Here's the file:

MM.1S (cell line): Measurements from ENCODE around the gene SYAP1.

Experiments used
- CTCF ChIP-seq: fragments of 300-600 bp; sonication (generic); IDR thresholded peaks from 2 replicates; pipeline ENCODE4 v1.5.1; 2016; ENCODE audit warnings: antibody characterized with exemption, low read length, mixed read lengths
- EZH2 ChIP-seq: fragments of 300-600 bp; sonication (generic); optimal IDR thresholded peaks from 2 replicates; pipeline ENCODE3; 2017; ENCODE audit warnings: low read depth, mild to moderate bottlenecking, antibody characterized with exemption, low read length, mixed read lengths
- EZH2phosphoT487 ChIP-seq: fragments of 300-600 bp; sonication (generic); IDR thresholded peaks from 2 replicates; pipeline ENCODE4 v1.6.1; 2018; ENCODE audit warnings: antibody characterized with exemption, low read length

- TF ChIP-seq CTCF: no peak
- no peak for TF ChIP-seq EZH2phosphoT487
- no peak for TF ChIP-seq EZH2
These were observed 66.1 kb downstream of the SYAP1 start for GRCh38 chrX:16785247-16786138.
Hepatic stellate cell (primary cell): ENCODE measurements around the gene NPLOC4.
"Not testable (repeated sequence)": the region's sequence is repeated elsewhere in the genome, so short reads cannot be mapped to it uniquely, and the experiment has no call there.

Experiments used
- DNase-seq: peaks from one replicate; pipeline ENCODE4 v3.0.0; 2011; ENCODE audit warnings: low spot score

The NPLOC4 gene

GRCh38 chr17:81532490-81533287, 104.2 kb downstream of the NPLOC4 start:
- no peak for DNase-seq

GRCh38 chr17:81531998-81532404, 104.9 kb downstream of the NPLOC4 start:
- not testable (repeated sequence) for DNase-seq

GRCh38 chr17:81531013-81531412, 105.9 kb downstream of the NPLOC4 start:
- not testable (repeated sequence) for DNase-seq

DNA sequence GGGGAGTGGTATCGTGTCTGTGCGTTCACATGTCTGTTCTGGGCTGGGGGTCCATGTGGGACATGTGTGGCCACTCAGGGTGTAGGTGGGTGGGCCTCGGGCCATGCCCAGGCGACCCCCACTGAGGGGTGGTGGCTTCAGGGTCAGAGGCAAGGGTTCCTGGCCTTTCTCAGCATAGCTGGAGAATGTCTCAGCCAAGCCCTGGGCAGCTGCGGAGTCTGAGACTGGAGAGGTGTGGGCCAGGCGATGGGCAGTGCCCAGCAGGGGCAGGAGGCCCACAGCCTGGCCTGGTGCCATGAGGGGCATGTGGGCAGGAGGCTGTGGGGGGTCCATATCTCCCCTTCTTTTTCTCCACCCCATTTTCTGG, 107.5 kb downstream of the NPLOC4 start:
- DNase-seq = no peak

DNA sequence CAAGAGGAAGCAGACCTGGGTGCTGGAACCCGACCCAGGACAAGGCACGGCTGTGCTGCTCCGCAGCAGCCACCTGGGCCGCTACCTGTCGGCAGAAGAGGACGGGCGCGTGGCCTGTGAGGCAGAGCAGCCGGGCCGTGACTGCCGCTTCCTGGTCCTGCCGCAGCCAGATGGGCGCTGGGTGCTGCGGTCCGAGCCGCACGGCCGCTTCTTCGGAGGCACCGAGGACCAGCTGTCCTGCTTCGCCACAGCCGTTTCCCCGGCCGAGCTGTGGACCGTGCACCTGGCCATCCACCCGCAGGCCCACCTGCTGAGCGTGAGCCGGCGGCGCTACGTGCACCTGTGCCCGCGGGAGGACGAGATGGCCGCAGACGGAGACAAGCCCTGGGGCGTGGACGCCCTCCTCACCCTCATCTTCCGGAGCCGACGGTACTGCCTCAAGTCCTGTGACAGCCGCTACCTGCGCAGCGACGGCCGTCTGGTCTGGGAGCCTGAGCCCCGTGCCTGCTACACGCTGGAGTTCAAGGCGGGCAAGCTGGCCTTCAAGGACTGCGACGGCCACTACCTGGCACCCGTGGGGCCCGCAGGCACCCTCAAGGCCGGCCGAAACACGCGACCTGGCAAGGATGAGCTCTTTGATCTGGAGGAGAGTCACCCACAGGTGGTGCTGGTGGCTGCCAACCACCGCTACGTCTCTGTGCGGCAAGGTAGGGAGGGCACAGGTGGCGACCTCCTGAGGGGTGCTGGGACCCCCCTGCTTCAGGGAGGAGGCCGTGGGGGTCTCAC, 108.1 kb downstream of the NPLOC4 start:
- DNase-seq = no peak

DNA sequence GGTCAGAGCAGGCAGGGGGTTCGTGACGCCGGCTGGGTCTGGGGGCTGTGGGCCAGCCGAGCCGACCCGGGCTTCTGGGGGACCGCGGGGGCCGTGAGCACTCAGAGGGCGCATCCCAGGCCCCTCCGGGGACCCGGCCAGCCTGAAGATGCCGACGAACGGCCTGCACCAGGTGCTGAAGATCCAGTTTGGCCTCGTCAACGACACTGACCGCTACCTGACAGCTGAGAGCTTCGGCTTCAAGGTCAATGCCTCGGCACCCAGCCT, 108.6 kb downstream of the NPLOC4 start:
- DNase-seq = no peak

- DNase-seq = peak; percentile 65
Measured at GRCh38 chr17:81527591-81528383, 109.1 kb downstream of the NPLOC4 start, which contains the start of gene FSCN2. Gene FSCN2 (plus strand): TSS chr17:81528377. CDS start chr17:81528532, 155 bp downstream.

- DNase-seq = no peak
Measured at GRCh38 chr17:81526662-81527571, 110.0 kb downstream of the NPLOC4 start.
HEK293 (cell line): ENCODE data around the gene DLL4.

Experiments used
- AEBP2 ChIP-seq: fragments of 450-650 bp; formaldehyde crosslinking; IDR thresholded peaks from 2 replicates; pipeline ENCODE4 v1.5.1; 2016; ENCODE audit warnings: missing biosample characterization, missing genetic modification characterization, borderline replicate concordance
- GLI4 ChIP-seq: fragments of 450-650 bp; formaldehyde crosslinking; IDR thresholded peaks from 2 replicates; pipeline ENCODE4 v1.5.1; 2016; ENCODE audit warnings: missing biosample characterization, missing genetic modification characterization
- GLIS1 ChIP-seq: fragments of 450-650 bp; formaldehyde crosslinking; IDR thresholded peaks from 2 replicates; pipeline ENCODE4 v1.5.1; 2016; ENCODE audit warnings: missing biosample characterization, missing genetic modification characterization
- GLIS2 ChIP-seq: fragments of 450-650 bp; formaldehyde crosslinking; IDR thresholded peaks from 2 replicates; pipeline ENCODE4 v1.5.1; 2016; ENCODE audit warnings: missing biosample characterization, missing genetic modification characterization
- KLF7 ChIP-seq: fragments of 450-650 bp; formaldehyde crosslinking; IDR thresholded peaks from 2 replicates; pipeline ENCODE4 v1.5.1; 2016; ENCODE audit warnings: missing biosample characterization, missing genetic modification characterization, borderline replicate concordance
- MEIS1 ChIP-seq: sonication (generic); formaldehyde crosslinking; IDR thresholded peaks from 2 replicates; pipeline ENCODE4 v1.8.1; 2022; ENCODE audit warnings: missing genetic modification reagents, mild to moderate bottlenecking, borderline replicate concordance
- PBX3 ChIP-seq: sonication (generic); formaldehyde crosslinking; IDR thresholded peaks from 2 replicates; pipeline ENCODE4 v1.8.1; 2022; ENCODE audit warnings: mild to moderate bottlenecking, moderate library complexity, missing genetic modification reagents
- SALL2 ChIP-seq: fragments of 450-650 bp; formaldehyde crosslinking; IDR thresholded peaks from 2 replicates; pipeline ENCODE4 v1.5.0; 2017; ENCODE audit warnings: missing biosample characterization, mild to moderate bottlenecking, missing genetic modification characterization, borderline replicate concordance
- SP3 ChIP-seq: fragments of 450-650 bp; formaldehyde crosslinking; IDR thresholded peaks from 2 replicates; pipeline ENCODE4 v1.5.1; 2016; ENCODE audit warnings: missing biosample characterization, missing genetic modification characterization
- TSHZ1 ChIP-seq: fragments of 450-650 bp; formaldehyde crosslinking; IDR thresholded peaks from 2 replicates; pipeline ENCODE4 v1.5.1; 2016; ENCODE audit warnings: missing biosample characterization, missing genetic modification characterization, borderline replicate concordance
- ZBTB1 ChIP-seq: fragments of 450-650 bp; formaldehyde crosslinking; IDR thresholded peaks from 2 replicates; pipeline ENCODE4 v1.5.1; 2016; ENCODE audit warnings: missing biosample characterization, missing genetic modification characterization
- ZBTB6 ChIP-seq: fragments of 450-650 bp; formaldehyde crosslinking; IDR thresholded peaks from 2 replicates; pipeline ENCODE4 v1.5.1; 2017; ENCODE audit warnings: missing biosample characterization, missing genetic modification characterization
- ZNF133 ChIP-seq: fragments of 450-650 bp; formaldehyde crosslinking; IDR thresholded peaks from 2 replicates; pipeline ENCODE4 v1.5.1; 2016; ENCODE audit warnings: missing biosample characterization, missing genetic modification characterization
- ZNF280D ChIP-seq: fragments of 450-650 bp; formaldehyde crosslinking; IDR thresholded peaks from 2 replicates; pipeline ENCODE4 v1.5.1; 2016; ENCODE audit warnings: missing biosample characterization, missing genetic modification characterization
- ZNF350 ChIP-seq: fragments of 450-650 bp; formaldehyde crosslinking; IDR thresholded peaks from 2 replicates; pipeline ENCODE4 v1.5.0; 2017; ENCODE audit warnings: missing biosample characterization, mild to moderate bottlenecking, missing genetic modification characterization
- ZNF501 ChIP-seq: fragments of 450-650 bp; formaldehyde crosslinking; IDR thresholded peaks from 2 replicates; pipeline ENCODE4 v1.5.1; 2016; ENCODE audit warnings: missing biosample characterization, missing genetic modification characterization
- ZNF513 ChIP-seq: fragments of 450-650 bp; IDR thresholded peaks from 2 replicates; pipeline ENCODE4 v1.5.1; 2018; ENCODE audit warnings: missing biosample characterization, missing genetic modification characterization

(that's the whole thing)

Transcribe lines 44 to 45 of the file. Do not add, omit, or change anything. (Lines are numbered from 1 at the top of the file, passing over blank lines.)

- ZBTB6 ChIP-seq: fragments of 450-650 bp; formaldehyde crosslinking; IDR thresholded peaks from 2 replicates; pipeline ENCODE4 v1.5.1; 2017; ENCODE audit warnings: missing biosample characterization, missing genetic modification characterization
- ZNF133 ChIP-seq: fragments of 450-650 bp; formaldehyde crosslinking; IDR thresholded peaks from 2 replicates; pipeline ENCODE4 v1.5.1; 2016; ENCODE audit warnings: missing biosample characterization, missing genetic modification characterization